By Shikha Pandey/newsin.asia
Chinese society witnessed a major change after the Cultural Revolution and several other social reforms. These have uprooted old thinking, old customs and long standing social and cultural practices in Chinese society. But they have also uplifted the lifestyle of millions of Chinese.
From being a bankrupt nation China has become the world’s second-largest economy..From riding bicycles, the Chinese are now into luxurious cars. From being a closed society, it is now opening its doors to the world to exchange ideas. Growth has led to a balancing Chinese society, enhancing the status of women particularly.
Do the Chinese follow any religion？Is religion a part of their social life? Do they pray? Do they have any religious practices? These questions are not easy to answer in one go. Unlike other nations, 90% of the Chinese population claims to be atheist or non-religious. But one should note that the 90% belong to the Han population of China. Ancient Chinese philosophers Laozi and Confucius(孔子) introduced Taosim (道家) and Confucianism (儒家), the two most important religions in the country. Both these religions greatly influenced social life. In the 21stcentuary, Taoism has a strong presence in Hong Kong, Macau, and Southeast Asia.
Years later, Buddhism was introduced to China from India some 2000 years ago .And within a very small time, Buddhism influenced a large part of Chinese society. The believers of Buddhism were Han Chinese residing in the eastern part of China. Slowly it spread to the western part of China i.e Tibet. Buddhism still has deep roots in China. Many Buddhist temples, Buddha rock carvings and Buddhist monks exist. The Han Chinese often visit Buddhist temples, pray for the well-being of their family and ancestors, make offerings and so on. But this doesn’t mean that they are religious.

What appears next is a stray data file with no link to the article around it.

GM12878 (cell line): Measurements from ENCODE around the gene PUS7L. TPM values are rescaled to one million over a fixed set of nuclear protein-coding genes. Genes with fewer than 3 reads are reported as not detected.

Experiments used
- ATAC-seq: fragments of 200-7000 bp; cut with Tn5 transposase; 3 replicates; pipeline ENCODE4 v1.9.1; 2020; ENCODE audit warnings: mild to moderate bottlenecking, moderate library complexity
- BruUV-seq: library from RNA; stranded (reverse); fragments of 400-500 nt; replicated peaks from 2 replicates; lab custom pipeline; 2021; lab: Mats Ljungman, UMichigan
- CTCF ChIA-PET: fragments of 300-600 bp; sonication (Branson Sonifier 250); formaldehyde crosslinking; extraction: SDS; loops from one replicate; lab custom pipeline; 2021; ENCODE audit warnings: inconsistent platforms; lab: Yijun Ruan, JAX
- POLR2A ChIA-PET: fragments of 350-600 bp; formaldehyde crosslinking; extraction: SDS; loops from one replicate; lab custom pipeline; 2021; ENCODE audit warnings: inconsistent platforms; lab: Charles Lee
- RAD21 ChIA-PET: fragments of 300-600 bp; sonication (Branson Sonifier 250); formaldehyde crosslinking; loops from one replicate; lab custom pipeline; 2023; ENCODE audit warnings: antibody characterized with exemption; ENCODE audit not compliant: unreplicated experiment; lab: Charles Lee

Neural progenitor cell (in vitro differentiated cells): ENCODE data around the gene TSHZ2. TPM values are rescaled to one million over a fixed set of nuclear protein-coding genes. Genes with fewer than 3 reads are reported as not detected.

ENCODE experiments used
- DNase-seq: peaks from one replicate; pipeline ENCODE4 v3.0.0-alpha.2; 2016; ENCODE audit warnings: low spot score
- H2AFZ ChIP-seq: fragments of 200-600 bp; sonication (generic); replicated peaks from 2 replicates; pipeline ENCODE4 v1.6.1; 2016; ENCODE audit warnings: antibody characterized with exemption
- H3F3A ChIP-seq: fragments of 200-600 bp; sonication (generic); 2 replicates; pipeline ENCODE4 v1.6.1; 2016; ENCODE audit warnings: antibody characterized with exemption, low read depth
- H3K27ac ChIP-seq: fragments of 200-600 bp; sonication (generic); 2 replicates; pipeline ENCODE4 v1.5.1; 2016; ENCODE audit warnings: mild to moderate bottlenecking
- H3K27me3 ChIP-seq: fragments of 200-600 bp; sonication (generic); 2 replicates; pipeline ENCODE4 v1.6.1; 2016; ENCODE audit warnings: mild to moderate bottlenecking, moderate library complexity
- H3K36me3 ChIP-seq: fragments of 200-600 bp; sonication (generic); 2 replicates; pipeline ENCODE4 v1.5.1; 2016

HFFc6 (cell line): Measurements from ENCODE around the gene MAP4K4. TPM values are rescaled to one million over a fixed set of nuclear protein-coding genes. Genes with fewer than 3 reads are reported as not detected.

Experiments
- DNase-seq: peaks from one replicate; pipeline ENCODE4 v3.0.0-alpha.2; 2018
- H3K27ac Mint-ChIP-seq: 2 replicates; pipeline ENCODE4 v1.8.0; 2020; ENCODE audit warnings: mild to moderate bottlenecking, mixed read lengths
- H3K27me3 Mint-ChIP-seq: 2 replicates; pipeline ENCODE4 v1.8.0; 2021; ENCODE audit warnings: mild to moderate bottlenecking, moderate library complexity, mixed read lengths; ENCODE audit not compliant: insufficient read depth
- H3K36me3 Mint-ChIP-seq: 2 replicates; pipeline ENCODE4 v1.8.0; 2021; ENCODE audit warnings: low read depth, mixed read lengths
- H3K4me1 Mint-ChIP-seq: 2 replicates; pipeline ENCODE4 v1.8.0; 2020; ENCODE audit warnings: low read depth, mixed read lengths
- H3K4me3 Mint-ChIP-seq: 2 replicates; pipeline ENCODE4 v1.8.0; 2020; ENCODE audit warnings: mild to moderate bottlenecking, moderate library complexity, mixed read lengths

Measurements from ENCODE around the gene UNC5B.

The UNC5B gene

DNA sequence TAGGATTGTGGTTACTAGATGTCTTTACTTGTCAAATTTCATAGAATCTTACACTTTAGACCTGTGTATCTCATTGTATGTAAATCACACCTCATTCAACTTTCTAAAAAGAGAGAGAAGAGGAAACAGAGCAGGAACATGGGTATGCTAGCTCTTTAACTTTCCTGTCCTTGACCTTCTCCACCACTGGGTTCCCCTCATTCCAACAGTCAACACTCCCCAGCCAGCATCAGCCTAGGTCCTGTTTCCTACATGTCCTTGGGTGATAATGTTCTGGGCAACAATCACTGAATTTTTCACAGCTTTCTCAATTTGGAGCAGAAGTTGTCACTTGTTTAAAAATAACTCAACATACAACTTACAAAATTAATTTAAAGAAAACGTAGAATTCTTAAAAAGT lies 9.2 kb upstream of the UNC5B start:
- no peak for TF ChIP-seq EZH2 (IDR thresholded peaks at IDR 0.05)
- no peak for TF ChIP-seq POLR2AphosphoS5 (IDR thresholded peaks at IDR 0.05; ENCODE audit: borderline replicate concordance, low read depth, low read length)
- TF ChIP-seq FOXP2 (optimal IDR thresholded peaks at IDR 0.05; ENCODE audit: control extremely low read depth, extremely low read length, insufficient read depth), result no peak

The other important religion in China is Islam which was introduced to China by the Arabs more than 1300 years ago. The followers of Islam live in the northwest part of China in the province of Xinjiang, Ningxia, Gansu and Qinghai. These Islamic Chinese communities, also known as the Hui ethnic group, are strict Muslims. Like other Muslims in the world, they go to mosques, fast during Ramadan, and avoid eating things which are prohibited in Islam.
Due to multiple foreign interventions in China during 18th-19th century, Christianity began to spread its roots and gave rise to a Christian community in China. Today, there are many famous Churches which can be seen in many parts of the country.
Apart from these, there are many ethnic minorities who have their own religious beliefs, customs and traditions, making China a multi-religious and multi-ethnic country.
In modern Chinese society, the approach towards relationships is very open and flexible. Unlike many other conservative Asian countries, China has taken a step ahead after the Cultural Revolution, setting itself free from the old conservative order and accepting the open social relationships. It is not at all surprising to see young Chinese couples dating each other without any restriction of ethnicity, religion, customs, habits etc. Unlike India, where one could still face many restrictions from society, religion, caste, etc., China had overcome such social barriers long ago. Young Chinese are free to choose their life partners not only from mainland China but also globally.
Some of the ethnic groups (e.g. Huis) might have their own rules which don’t allow them to marry outside their community but by Chinese law, people are free to mingle and marry across ethnic groups.
Marriages take place both in the traditional and western style. Chinese follow certain marriage customs and rituals like the bridegroom’s family offering money to the bride’s family, sending gifts etc. There is a marriage custom which is now trending in China that is, if a boy wants to marry, he should have his own apartment and a car before he asks for a girl’s hand. This has become a very important social customs, though there is no law which makes this compulsory.
The Chinese spend a lot of money on weddings. After marriage, girls enjoy freedom of speech, decision making, work, travel etc.
The Chinese have managed to bring about a balance between the husband and the wife Both make an equal contribution to the family. If a wife is not comfortable staying with the husband’s parents, they can shift to some other place not far from the in-law’s place, so that they maintain a cordial relationship.